Model Rail (UK)

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Model: BR Class 151 DMU Scale: ‘OO’ Proposed by: Ronald Craggs What is it?

By the 1980s, British Rail faced a pressing need to replace a huge fleet of aging (and asbestos-riddled) diesel multiple units (DMUS), which had been the saviour of many branch lines during the Beeching era. With fewer train builders active in the UK, and with BR under pressure from a Conservati­ve government to keep costs to a minimum, various budget-friendly options were considered. The infamous ‘Pacers’ duly emerged, but so too did a slightly more upmarket range of units, which led to the successful ‘Sprinter’ family of DMUS, which are still in use today.

One of the less well-known prototypes was created by Metro-cammell and evaluated by BR. The three-car Class 151 featured an aluminium body and a 285hp Cummins diesel engine beneath each car, driving the axles via a unique transmissi­on system. Non-standard bogies were employed, which gave a smooth ride on modern track, but didn’t fare so well on older, jointed rails.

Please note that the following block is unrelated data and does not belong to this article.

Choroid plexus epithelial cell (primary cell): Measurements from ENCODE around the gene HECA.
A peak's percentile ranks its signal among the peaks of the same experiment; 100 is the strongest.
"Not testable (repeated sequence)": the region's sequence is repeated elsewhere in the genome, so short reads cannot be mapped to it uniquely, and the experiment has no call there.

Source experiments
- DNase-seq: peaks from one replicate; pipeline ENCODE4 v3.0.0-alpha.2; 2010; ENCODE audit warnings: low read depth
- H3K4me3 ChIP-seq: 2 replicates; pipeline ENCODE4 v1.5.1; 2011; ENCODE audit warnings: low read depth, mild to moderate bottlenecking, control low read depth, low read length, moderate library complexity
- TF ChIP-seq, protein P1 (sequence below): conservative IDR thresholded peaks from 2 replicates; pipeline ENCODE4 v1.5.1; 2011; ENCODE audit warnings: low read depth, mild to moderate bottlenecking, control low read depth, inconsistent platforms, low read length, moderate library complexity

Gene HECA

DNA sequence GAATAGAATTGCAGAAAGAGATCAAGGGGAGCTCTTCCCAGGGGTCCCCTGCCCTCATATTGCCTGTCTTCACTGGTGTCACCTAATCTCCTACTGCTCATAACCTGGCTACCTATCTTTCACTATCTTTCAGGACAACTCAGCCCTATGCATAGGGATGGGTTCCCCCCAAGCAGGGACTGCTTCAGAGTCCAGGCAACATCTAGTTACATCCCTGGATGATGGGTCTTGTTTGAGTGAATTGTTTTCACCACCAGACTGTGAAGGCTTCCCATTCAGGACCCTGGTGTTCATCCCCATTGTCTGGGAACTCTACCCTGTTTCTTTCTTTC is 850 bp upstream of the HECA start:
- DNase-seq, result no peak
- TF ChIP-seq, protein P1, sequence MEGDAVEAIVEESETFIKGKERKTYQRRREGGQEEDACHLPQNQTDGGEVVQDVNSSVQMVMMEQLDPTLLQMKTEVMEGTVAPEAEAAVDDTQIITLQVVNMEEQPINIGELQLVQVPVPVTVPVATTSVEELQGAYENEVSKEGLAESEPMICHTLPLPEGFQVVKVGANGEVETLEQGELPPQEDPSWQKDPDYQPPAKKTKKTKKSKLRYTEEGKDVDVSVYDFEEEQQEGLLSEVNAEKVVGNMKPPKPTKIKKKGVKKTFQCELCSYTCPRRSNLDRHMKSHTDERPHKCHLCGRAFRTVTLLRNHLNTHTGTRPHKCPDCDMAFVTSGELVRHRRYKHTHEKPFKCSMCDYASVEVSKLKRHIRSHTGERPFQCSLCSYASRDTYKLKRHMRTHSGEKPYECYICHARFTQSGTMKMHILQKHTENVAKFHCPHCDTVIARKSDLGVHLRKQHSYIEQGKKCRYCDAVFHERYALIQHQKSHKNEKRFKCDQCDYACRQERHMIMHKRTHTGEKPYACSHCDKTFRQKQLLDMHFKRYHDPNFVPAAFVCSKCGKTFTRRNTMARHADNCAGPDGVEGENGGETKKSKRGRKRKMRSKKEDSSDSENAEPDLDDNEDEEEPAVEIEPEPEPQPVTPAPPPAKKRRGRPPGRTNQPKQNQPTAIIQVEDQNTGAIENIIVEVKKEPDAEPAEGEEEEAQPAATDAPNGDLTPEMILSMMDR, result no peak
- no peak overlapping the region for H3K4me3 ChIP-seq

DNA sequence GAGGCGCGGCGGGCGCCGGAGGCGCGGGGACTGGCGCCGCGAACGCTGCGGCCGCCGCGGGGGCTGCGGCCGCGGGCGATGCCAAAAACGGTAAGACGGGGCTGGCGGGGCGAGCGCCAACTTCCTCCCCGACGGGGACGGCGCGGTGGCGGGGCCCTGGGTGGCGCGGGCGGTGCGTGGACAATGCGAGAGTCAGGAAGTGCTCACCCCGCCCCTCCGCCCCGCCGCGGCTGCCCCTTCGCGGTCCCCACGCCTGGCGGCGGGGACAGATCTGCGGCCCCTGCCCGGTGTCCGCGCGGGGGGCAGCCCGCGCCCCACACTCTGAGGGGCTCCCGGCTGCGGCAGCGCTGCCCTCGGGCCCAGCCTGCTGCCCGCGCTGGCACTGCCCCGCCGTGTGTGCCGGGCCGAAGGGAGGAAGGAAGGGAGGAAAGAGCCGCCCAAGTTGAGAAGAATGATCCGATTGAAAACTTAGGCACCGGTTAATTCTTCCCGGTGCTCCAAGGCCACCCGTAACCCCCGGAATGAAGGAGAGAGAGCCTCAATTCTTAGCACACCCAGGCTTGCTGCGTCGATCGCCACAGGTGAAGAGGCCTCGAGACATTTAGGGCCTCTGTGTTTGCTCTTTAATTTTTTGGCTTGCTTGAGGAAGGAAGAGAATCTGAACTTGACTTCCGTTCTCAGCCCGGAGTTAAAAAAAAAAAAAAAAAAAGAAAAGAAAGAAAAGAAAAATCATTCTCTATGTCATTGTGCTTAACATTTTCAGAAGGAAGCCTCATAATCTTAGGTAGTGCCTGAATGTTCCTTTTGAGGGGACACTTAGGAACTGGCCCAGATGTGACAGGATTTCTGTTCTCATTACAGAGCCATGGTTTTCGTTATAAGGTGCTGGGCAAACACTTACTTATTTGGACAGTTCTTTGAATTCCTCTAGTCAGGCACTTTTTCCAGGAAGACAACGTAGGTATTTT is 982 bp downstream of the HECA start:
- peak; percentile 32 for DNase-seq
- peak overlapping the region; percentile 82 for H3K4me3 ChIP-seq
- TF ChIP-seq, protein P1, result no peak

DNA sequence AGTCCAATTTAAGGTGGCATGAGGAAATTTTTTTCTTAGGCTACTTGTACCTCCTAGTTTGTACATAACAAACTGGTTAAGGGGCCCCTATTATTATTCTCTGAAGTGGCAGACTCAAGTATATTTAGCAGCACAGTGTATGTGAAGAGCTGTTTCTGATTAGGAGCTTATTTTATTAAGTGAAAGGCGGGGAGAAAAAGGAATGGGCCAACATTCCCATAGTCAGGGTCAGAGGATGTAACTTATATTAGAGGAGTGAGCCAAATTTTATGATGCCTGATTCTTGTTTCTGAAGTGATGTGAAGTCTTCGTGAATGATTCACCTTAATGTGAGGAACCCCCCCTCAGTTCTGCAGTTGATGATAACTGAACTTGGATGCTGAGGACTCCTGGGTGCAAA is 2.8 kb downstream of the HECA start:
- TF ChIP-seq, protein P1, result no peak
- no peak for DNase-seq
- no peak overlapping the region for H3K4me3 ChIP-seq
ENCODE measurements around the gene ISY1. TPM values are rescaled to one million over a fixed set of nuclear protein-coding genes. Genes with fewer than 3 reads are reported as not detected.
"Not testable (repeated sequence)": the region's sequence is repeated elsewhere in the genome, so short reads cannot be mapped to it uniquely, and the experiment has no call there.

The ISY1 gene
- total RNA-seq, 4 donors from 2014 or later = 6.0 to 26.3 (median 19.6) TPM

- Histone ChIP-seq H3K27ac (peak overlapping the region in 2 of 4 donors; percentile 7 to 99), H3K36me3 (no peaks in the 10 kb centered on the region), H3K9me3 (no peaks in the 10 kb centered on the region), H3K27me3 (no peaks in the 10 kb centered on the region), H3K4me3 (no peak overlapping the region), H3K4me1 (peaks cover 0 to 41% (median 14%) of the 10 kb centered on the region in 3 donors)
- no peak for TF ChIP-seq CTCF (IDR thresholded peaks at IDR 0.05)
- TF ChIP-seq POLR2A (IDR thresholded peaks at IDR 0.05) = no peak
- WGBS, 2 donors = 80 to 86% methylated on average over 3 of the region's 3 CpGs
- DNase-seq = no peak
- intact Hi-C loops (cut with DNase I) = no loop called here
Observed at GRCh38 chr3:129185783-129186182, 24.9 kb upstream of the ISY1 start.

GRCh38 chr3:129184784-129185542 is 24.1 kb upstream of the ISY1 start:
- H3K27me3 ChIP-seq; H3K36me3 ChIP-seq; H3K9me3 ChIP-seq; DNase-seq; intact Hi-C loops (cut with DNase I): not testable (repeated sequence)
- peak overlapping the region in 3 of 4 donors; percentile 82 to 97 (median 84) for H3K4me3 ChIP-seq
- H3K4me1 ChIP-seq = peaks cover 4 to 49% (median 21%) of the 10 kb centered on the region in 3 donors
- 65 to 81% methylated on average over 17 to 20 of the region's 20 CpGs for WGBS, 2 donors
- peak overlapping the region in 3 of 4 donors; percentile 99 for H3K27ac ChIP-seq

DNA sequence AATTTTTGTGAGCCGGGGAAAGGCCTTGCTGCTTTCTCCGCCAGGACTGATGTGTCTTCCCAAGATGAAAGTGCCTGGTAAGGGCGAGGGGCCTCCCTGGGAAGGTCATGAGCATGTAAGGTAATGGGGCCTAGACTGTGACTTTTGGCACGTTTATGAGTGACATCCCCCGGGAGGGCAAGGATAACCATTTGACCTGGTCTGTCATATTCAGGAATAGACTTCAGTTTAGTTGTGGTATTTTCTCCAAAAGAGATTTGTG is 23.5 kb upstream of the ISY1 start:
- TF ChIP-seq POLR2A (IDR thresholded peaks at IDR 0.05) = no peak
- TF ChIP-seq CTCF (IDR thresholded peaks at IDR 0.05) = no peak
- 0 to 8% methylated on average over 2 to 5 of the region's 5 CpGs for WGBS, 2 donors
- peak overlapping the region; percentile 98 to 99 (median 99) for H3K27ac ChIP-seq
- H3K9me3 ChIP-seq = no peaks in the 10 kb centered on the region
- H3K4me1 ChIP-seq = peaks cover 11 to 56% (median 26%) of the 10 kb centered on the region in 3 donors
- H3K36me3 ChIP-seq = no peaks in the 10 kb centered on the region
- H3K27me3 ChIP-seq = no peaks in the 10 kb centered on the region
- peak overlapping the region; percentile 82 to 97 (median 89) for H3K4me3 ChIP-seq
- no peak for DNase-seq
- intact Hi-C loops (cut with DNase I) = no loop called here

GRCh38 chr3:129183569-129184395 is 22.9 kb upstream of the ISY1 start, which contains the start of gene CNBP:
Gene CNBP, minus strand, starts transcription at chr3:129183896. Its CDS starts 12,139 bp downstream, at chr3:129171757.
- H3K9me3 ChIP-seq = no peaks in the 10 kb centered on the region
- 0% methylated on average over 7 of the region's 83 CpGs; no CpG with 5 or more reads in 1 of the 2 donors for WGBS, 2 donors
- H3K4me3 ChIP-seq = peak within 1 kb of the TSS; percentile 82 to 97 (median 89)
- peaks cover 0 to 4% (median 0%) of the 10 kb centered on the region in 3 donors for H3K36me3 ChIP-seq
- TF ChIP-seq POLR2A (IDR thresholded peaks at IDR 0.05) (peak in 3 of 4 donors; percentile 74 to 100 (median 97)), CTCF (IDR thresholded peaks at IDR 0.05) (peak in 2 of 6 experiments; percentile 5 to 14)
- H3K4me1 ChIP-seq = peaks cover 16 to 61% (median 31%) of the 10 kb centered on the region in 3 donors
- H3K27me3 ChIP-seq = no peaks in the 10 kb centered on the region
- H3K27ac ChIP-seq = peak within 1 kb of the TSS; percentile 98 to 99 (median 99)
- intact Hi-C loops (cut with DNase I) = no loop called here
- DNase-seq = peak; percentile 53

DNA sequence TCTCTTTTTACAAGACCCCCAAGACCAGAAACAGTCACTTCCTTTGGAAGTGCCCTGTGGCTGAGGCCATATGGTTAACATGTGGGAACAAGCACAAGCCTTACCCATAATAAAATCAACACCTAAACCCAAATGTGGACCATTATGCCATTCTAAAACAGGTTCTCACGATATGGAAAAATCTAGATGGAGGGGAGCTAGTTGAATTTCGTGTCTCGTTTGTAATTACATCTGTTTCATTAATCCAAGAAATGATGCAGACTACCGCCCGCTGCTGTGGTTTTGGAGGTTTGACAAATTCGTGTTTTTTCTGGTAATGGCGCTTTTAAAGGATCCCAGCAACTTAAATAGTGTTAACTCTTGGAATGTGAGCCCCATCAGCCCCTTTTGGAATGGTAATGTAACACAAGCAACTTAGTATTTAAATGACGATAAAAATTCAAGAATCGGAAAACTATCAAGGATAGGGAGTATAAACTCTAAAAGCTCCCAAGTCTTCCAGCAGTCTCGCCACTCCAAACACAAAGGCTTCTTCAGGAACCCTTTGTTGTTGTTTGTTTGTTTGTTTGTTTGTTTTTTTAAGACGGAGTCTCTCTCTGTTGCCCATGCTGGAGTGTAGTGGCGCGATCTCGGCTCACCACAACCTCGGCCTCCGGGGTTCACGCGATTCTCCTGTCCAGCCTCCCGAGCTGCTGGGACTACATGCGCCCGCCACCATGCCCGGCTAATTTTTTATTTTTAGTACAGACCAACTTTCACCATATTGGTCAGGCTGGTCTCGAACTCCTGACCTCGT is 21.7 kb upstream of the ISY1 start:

In competitio­n with BR’S own prototype, the Met-cam ‘151’ came off second best, not least as BR’S Class 150 had been derived from an existing electric unit (Class 455), thus incorporat­ing a greater number of ‘standard’ fittings and equipment. Therefore, Class 151 remained limited to a pair of three-car prototype units. They were, however, used in passenger service between 1985-1989, most notably in the Derby and Midlands areas. What would make it viable? Interest in the 1980s British Rail era is at an all-time high, and multiple units offer a modeller-friendly option, especially to those with limited space. Looking quite different to anything else that had operated on BR, before or since, the ‘151’ would offer something unique. There are only two units and a single livery to choose from, so a model would have to be something of a bespoke affair, but if we’re getting one-offs like ‘GT3’ in made-up liveries, why not something that actually ran on BR, and which represente­d an important moment in Britain’s modern railway history? Can I see a real one?

No. Following withdrawal, both units were stored, pending conversion, before eventually being scrapped at Crewe in 2004.

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